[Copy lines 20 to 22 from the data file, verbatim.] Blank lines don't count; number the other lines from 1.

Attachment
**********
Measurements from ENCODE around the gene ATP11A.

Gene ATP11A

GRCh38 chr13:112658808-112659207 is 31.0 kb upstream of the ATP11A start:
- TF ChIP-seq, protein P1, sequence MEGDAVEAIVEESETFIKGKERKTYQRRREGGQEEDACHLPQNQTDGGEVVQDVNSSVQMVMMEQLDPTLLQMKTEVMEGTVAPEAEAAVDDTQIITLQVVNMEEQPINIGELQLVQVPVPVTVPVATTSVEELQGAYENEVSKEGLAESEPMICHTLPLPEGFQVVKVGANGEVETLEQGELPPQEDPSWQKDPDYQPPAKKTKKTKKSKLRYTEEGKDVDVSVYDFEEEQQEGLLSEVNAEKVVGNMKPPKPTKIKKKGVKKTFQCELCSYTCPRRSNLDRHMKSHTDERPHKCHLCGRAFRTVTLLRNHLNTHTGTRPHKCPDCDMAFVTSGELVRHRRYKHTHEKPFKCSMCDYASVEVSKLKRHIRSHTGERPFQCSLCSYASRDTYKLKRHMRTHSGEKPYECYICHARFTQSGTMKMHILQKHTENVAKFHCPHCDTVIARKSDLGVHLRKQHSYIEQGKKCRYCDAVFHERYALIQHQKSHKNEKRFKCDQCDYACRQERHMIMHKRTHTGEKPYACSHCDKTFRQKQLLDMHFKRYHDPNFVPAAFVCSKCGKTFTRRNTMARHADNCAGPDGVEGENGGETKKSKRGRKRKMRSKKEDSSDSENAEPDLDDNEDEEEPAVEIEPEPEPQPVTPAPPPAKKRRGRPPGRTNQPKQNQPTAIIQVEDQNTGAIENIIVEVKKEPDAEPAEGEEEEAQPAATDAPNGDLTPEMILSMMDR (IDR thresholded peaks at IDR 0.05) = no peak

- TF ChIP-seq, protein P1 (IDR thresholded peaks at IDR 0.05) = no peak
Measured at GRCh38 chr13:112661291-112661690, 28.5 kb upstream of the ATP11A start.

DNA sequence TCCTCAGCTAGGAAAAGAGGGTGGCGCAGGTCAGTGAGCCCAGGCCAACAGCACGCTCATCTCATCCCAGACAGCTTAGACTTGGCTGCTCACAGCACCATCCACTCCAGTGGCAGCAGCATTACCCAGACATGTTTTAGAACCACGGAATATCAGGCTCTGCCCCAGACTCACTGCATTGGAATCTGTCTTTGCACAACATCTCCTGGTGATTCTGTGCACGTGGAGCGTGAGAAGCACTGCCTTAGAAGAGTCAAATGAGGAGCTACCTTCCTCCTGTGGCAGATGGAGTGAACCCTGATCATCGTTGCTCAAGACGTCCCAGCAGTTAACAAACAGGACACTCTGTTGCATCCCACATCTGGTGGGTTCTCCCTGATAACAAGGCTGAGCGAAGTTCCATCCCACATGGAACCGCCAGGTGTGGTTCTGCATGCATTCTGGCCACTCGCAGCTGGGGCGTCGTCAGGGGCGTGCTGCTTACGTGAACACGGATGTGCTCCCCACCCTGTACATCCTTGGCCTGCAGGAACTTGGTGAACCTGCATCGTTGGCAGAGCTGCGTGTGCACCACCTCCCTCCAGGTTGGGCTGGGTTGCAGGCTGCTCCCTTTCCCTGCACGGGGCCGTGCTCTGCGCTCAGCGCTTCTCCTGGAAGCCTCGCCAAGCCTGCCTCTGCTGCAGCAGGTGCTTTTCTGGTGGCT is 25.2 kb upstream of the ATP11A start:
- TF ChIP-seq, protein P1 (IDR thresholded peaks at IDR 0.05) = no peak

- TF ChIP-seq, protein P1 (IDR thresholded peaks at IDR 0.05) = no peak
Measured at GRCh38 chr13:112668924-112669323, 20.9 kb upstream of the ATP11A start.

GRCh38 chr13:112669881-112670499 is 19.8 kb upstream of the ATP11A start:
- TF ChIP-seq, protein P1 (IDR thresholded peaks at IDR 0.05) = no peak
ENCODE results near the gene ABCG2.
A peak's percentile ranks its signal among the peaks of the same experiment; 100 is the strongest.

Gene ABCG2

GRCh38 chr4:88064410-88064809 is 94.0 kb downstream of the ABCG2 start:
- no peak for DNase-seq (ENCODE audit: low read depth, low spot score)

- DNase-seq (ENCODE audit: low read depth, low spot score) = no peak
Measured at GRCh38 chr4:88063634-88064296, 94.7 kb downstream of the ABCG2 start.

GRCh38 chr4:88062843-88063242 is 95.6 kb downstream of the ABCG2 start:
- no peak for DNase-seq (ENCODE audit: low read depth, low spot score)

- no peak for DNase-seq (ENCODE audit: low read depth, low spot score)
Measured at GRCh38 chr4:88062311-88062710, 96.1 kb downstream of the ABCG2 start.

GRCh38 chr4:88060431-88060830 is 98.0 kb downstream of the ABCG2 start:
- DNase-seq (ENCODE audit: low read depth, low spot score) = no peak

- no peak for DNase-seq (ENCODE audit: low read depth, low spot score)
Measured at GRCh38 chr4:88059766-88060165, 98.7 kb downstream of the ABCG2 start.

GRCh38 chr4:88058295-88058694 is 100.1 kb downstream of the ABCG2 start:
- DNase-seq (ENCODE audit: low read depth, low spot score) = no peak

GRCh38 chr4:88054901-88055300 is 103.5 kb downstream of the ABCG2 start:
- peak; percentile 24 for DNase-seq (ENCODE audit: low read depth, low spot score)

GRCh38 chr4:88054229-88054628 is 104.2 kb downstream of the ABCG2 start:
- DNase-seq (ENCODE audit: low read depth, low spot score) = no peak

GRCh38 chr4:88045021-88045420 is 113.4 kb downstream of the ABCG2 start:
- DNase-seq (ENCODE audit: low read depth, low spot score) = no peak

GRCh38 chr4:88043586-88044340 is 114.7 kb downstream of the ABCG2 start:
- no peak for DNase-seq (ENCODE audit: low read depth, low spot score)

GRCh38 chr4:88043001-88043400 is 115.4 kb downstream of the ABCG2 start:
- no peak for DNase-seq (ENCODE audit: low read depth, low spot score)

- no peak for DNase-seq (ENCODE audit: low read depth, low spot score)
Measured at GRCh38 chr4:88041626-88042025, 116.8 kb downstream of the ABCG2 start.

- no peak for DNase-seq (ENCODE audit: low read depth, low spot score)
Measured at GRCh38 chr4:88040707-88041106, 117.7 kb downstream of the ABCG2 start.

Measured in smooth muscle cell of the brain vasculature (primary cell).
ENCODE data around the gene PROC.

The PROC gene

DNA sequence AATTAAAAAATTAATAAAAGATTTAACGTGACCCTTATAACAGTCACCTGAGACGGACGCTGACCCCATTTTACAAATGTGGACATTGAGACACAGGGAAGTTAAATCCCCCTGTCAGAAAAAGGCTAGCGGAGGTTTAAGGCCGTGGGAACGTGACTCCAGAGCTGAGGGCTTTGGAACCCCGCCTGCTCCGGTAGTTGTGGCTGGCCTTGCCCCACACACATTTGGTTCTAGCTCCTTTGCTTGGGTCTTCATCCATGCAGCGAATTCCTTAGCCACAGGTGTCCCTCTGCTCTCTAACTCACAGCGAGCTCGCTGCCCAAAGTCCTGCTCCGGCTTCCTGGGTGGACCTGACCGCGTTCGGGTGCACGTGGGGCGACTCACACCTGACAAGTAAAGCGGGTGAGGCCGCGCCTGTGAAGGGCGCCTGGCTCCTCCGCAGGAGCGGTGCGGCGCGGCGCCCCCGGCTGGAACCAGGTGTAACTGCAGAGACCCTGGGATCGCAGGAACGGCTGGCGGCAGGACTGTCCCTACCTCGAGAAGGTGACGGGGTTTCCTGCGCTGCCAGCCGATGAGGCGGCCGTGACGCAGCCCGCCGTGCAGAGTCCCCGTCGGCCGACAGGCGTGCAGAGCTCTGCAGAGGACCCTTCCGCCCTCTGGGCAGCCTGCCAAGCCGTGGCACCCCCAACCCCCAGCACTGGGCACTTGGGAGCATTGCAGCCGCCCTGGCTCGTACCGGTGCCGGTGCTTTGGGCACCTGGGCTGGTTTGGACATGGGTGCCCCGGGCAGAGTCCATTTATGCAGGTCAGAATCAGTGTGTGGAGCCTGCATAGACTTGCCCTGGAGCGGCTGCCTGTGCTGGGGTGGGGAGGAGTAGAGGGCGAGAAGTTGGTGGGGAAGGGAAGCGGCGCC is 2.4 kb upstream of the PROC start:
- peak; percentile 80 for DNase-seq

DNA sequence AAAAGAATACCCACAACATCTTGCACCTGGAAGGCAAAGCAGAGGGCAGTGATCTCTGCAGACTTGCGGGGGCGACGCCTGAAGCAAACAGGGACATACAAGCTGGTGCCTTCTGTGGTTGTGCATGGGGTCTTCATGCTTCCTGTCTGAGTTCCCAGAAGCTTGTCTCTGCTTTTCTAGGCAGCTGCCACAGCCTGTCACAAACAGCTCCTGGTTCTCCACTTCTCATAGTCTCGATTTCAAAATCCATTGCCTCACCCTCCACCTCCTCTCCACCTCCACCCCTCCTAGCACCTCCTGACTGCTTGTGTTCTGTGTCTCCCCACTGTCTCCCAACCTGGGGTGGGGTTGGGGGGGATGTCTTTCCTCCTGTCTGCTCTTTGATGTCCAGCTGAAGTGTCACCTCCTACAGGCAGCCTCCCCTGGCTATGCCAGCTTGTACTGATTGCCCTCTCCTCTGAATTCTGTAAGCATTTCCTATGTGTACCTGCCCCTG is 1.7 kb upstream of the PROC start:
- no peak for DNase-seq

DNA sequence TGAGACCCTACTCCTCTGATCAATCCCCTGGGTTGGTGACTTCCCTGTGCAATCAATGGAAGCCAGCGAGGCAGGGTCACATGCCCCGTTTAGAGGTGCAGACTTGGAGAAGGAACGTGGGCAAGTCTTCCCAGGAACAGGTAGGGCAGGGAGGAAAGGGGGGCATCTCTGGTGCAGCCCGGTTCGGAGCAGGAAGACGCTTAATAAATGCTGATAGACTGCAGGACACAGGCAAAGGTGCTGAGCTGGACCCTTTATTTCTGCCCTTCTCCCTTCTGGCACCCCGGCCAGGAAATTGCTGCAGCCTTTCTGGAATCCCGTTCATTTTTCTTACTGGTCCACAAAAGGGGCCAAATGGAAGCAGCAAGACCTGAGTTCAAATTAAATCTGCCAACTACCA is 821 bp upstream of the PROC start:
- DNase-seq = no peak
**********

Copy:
GRCh38 chr4:88062843-88063242 is 95.6 kb downstream of the ABCG2 start:
- no peak for DNase-seq (ENCODE audit: low read depth, low spot score)

- no peak for DNase-seq (ENCODE audit: low read depth, low spot score)